‘The idea becomes a machine that makes the art’ (S. LeWitt, ‘Paragraphs on Conceptual Art’ 1967).
With its sleek, free-standing aluminium frame articulating a gaping cubic void, the present work stems from Sol LeWitt’s celebrated series of Incomplete Open Cubes. Created in 1974, and exhibited together at the San Francisco Museum of Modern Art in 2000, these sculptures are among the most important statements of LeWitt’s Minimalist aesthetic: non-illusionistic, self-evident in form and driven by a rigorous grammatic logic, they epitomise his fascination with systemic rationality. For this series, LeWitt identified 122 unique variations on the theme of the open cube, creating structures composed of three to eleven conjoined sides. Missing six of its twelve edges – four at the top, one at the bottom and one at the side – the present work deconstructs the volumetric form of the cube, creating a sinuous dialogue between its elegant linear framework and the negative space that flows between it. In doing so, LeWitt fully relinquished the flat plane of his two-dimensional wall drawings, transferring their spatial investigations into three-dimensions.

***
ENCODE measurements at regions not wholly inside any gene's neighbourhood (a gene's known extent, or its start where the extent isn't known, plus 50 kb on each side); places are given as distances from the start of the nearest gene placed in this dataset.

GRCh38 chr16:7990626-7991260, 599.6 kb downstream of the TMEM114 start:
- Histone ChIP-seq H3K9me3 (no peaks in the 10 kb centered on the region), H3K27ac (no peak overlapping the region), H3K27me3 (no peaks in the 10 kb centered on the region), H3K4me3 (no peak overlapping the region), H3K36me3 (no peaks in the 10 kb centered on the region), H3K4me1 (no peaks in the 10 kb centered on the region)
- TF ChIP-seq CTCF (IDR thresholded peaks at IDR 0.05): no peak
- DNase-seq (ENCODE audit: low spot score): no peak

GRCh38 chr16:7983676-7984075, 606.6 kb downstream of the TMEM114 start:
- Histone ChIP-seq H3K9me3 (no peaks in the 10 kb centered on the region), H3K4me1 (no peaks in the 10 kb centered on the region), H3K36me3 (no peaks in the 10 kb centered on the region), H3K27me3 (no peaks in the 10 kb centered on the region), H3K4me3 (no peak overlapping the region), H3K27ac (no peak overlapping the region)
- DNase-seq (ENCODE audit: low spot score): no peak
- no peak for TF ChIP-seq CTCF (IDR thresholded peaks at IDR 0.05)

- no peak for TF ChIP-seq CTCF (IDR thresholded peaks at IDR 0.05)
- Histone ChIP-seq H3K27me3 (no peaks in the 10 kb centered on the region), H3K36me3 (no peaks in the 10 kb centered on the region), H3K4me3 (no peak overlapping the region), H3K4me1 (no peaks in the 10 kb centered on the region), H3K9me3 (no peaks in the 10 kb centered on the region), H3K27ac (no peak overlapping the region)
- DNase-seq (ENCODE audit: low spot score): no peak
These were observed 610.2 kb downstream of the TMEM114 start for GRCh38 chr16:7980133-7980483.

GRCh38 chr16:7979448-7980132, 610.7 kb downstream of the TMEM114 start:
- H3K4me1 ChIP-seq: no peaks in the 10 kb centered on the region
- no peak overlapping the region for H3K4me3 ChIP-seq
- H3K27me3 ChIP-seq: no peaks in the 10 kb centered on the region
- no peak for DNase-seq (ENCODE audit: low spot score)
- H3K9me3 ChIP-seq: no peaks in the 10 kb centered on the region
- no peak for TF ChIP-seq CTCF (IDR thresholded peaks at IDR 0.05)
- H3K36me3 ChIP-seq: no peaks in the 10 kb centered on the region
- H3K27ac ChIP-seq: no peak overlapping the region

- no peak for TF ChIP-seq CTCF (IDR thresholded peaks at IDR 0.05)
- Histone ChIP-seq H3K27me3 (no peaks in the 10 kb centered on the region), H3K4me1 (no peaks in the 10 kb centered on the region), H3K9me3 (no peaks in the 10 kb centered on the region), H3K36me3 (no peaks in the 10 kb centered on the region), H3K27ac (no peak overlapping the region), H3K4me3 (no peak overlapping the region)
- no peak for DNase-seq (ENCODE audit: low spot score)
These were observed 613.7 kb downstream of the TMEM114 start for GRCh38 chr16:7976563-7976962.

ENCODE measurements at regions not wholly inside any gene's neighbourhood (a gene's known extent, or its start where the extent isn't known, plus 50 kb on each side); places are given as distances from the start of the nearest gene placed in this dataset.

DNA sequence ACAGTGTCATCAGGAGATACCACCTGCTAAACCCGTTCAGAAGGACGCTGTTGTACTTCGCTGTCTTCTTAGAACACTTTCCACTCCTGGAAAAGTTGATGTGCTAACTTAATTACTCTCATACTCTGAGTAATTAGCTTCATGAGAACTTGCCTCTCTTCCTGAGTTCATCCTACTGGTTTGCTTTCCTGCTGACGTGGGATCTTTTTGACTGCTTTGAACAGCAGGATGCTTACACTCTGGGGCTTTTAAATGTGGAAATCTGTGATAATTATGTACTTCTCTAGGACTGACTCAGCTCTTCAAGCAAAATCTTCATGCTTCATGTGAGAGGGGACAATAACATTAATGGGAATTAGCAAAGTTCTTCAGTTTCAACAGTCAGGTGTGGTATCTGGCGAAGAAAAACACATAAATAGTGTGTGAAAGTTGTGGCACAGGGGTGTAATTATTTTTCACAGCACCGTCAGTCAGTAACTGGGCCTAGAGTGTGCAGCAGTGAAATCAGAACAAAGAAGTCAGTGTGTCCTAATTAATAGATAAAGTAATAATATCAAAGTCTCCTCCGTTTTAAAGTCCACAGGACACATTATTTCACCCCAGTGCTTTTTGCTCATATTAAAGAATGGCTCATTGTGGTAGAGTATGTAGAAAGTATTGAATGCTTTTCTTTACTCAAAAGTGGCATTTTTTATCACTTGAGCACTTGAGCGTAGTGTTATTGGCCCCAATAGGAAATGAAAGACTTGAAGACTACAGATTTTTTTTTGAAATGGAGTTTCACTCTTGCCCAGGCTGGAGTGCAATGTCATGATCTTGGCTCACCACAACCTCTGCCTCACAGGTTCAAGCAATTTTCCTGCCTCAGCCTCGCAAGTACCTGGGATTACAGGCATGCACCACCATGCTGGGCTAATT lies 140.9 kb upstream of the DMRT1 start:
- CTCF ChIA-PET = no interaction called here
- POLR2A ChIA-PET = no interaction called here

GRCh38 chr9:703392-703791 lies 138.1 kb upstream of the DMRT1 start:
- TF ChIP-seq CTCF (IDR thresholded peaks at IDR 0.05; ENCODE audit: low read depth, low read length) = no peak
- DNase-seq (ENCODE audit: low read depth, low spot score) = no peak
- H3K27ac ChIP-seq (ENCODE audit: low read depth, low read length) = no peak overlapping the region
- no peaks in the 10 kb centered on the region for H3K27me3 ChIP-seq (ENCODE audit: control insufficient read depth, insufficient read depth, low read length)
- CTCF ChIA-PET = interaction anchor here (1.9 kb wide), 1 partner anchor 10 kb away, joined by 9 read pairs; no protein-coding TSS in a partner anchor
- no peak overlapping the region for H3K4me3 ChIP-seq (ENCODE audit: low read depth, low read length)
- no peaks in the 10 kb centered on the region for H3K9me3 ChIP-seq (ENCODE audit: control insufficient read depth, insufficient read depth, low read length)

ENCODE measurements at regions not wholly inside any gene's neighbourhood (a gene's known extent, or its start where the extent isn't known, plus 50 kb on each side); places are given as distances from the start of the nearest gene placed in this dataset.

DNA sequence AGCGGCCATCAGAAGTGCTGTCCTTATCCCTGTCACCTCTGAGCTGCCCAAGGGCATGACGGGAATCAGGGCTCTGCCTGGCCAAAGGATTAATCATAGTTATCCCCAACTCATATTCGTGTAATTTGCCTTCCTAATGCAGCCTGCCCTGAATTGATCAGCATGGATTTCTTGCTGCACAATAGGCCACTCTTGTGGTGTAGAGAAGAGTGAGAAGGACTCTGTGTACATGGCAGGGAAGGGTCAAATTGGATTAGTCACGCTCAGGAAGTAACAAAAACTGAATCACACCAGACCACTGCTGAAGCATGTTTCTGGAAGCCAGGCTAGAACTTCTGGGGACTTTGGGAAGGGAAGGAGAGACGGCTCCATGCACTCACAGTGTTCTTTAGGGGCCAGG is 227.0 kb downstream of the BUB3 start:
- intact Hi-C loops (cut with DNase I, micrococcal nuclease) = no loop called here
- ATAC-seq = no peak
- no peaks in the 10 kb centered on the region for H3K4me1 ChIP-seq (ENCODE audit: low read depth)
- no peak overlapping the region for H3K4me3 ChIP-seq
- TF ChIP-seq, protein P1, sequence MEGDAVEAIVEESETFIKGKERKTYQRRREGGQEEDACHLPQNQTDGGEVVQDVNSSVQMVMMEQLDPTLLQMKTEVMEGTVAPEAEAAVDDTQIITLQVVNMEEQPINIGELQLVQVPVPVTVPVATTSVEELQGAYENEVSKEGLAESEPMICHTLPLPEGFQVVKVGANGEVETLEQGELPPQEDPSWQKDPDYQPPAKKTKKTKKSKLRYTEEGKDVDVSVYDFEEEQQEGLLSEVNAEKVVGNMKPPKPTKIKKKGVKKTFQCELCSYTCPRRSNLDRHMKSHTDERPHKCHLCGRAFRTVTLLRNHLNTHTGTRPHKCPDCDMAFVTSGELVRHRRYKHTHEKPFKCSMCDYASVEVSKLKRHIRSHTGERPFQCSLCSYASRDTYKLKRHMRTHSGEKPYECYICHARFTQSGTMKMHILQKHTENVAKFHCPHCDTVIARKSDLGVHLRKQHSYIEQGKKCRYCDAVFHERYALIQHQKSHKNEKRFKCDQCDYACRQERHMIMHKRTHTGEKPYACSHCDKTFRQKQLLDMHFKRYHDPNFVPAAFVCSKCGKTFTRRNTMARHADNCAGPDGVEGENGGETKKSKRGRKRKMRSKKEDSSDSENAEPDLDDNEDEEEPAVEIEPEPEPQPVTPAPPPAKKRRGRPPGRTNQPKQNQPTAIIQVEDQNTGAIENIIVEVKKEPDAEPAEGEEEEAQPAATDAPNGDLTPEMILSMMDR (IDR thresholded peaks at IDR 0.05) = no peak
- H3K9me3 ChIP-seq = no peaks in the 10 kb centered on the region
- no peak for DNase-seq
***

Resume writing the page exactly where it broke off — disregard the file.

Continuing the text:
Standing as the culmination of LeWitt’s obsession with measurements and mathematics, the Incomplete Open Cubes embody the core principle of his aesthetic: namely, that ‘when an artist uses a conceptual form of art, it means that all the planning and decisions are made beforehand and the execution is a perfunctory affair. The idea becomes the machine that makes the art’ (S. Lewitt, ‘Paragraphs on Conceptual Art’ 1967). However, despite claiming to be disinterested by the appearance of his objects, LeWitt’s Incomplete Open Cubes are nonetheless imbued with a compelling lyrical beauty: in the purity and restraint of their sequential progression, they stand before the viewer as poetic meditations on the nature of form.